When I was a boy growing up in the rural farmland of Indiana, masculinity practically poured through the garden hose. I grew up the way, I believe, most red-blooded American boys would like to grow up: I played in the creek that ran through our small agrarian community; I hiked through the woods; I trapsed through the miles of cornfields and spread out in my own back yard.
But there was something missing.
There was a disconnect someplace between doing all the right boy things and feeling intrinsically masculine. I didn’t feel feminine, and I liked being a boy. I just didn’t have that thing coursing through my blood that the other boys in our small town had coursing through theirs — that thing that made them tough, hard-headed, and confident.
When I was a boy my dad worked hard. He worked construction, so it was long days that lasted well into the evening most weeks. He came home exhausted wanting to eat dinner, take a shower, and recline next to the t.v. with a beer before falling asleep. I remember watching the other boys at school with their dads. Sometimes they’d come into the school in the morning to drop them off or we’d see them together in town. These dads were tough farm dads, but they had a certain gentleness toward their boys. They’d put their hands on their boys’ necks when they walked, they’d rub their backs lightly, and they’d hug them without care of who they were. They trusted their sons with important work, too. Once, at the bus ramp at school, a father who also drove a bus knelt down in front of his son, a boy who was in my class, and gave him instructions to feed the cows and bring the horses into their stalls. There had been some kind of emergency and the only one in the house capable enough was this fifth grade boy. My only job was to get the trash into the right can and on occasion I had to drag the cans to the side of the road for them to be unloaded.
My dad didn’t touch me a lot. He was, as his dad was, lonely. Keeping mostly to himself, he drank his beer, watched television, and did woodworking for clients in the back yard on the weekends. He took me fishing, but I don’t remember a time when we actually talked. We went hunting a few times, a chore I loathed because I had to be so quiet, and a handful of times we hunted for mushrooms for grandma to fry up in bacon grease.
I wanted dad to wrestle with me. I remember wishing he’d ask me to rip my shirt off and wrestle with him like boys did with their dads on t.v shows and in the movies. I didn’t have words for it as a fifth grade boy, but I wanted his presence wrapped around me. I wanted him to teach me how to fight. I needed him to tell me that I was all-boy, that I was tough, because I had two huge secrets I was carrying around.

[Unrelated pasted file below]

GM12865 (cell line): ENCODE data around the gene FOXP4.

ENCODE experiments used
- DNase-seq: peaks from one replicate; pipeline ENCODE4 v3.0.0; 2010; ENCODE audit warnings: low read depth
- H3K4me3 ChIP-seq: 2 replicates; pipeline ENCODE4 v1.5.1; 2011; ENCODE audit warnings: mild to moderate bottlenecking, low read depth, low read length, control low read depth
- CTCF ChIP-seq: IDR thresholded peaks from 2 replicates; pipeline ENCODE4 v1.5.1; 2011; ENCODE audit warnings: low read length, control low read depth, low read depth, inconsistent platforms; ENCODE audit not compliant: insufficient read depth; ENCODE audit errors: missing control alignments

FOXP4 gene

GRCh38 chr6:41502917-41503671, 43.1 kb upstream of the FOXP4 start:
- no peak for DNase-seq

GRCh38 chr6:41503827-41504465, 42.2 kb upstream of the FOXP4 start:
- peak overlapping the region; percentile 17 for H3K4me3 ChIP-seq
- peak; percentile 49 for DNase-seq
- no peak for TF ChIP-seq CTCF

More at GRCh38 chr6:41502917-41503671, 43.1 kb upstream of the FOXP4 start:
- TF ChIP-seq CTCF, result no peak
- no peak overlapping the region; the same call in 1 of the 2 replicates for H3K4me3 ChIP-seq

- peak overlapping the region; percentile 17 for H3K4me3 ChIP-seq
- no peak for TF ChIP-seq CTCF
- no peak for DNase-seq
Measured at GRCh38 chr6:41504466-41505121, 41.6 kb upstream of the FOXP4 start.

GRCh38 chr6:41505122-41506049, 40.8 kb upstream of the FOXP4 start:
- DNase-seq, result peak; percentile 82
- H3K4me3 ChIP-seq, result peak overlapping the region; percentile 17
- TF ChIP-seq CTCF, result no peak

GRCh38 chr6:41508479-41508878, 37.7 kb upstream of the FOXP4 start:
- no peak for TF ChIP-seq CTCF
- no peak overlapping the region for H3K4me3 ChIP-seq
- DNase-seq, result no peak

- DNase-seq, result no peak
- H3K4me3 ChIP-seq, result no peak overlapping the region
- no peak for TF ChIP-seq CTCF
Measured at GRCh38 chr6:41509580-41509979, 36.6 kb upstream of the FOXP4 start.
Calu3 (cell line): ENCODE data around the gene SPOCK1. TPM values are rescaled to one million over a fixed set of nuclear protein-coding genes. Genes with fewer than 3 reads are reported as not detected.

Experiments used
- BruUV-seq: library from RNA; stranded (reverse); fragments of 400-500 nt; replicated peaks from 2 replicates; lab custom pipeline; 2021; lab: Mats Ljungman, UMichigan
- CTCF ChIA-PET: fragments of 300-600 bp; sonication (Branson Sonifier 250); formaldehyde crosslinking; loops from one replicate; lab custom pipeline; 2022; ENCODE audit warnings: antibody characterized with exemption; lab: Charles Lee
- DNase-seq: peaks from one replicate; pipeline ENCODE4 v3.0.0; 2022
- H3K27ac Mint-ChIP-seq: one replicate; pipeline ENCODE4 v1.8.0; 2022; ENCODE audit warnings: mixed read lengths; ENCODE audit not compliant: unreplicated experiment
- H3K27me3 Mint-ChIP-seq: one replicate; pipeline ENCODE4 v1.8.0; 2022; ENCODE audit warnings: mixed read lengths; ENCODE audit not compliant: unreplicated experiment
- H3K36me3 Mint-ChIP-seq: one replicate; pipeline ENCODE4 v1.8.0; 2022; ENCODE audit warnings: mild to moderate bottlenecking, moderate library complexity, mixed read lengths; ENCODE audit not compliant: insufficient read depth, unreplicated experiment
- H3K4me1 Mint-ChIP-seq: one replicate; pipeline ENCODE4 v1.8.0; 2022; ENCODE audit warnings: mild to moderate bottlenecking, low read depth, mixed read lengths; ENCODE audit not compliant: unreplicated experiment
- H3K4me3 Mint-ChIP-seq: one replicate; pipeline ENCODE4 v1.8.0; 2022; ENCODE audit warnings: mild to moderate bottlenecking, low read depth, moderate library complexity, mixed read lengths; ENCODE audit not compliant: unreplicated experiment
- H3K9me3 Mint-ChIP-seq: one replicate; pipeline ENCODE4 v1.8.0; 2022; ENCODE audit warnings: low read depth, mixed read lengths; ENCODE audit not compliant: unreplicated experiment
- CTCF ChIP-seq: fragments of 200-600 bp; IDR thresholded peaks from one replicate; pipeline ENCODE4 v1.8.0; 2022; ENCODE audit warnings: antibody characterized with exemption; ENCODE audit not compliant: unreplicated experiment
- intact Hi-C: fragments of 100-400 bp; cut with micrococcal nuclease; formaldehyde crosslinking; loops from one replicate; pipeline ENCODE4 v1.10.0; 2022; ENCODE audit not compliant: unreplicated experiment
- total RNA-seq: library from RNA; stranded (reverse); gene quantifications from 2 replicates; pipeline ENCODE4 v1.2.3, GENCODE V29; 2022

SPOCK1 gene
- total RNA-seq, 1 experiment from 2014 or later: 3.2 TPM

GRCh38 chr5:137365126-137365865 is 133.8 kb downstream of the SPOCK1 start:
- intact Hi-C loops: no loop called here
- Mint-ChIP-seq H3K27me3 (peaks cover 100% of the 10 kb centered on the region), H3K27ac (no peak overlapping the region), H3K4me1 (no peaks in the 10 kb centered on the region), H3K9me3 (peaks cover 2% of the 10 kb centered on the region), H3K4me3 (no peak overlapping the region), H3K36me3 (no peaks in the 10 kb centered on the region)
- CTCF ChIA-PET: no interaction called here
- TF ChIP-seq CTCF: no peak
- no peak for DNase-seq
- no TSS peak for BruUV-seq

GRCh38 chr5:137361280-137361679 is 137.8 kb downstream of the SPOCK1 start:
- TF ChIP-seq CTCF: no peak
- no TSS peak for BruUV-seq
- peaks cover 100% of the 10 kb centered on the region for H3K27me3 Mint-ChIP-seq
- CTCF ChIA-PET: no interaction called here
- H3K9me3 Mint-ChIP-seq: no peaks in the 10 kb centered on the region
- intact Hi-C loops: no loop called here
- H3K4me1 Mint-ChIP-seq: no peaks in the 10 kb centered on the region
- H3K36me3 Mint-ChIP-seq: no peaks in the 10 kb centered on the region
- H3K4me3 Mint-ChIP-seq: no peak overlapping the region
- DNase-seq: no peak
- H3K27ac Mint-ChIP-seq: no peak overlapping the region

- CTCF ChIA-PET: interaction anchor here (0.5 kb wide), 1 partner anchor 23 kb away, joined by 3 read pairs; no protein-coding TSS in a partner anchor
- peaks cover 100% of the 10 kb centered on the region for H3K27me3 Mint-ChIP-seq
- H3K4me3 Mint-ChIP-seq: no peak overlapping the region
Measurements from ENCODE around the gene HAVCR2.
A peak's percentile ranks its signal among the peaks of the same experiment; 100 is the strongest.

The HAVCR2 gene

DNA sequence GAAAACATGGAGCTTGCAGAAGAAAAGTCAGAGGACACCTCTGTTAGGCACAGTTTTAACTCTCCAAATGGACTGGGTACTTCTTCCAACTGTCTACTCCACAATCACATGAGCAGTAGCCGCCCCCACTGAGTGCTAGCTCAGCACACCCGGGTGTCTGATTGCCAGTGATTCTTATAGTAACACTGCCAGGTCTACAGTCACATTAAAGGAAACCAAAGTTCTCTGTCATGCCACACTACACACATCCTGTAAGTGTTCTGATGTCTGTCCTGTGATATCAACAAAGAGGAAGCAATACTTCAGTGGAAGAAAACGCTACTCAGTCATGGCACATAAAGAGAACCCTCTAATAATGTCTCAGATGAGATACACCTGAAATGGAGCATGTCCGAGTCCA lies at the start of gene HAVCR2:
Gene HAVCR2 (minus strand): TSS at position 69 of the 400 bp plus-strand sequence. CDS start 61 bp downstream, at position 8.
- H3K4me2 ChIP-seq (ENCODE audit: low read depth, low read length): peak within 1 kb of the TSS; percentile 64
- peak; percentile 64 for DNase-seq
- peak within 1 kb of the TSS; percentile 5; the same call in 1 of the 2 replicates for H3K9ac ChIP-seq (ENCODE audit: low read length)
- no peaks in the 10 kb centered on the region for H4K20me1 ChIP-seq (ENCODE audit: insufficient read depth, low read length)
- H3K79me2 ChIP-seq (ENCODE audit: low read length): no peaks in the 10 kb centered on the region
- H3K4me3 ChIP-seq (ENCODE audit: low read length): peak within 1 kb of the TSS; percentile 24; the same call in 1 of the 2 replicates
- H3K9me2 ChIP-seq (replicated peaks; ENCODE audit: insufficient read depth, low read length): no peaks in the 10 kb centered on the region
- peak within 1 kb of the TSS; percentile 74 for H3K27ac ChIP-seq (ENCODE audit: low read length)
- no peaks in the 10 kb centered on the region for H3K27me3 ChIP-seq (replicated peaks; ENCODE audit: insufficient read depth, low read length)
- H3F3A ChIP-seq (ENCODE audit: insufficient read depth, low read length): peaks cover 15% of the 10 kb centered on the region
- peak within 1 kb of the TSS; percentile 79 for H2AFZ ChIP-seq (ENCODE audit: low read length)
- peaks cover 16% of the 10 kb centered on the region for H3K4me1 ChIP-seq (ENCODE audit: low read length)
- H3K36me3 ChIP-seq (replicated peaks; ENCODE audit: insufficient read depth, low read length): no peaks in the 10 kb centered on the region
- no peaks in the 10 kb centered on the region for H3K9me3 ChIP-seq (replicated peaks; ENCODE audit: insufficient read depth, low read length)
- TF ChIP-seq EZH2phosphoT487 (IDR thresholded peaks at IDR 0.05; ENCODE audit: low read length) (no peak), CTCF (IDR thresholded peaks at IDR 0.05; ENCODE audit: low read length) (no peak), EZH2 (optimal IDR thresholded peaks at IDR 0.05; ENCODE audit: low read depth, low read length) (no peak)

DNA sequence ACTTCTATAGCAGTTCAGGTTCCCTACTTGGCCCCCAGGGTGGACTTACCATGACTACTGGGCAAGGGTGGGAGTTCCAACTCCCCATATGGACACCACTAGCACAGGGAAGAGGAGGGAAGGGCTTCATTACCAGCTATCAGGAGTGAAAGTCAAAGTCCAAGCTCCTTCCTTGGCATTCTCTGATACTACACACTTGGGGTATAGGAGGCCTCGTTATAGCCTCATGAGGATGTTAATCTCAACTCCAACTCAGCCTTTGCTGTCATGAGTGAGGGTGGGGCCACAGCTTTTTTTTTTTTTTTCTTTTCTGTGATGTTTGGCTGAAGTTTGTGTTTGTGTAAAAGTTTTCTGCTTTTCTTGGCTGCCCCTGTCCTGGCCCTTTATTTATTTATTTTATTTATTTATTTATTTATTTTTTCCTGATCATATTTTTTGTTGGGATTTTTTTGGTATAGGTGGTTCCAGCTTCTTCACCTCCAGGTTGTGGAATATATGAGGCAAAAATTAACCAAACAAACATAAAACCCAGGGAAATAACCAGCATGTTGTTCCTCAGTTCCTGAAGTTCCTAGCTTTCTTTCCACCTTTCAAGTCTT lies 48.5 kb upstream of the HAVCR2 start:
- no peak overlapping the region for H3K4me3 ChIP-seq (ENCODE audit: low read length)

I was shy and thoughtful–something boys were not in farm country. My friends consisted of only two boys and the rest a rather large sampling of girls. I played Four Square on the playground between games of monkey bars and freeze tag. The other boys were playing basketball and were wrestling under the big shade tree near the Jungle Gym. Like any playground, I was taunted for not being one of the boys. Not knowing exactly what it meant, the other boys called me the general smattering of playground names: gay, faggot, fairy. I put on a strong exterior, pretending it didn’t bother me, but inside I was crushed. Since the third grade, a family member had been sexually abusing me. He was old enough to know better, but he was nowhere close to being an adult. He was thirteen to my eight and told me that what we were doing was something most people do together. He said he learned it in school and that it made you a man and a better adult. By the fifth grade I knew that what he was doing was wrong.
I finally told my mother. The abuse stopped and after a long while things became normal. We moved away to Florida and I was able to start fresh. Florida boys living near the beach were a whole lot different than Indiana boys living on farms. I fit in better. And years later I was married with a son of my own.
My relationship with my own son, I decided, was going to be different. For starters, I wasn’t going to be a lonely dad. I was going to be present and accounted for. And I was going to hug my son a lot…and wrestle with him. I tell him how awesome he is. I tell him how tough he is. And I don’t neglect to teach him how to be sensitive and thoughtful. He’s taught that being a boy means you’re tough when you need to be, but you’re gentle too. This world needs men who will be strong leaders and gentle fathers and lovers. We need men who will stand up for what they believe in and be inspiringly confident while remaining humble too.
I lay in bed with my son at night and rub his bare back. Each night he half-turns and asks me if I can “do it for a long time.” I always say yes. It’s important to him that I’m there. I often think about how I wanted my own dad to rub my back or wrestle with me skin on skin. And I wonder if things would have been different had I known my dad’s presence in a more fatherly intimate way. There’s no telling now.
But I can ensure that my own son is raised how I wanted to be brought up. He will have the confidence to stand up to bullies, to fight for those he loves, and gently lead his future family down whatever path he and his spouse sees fit.
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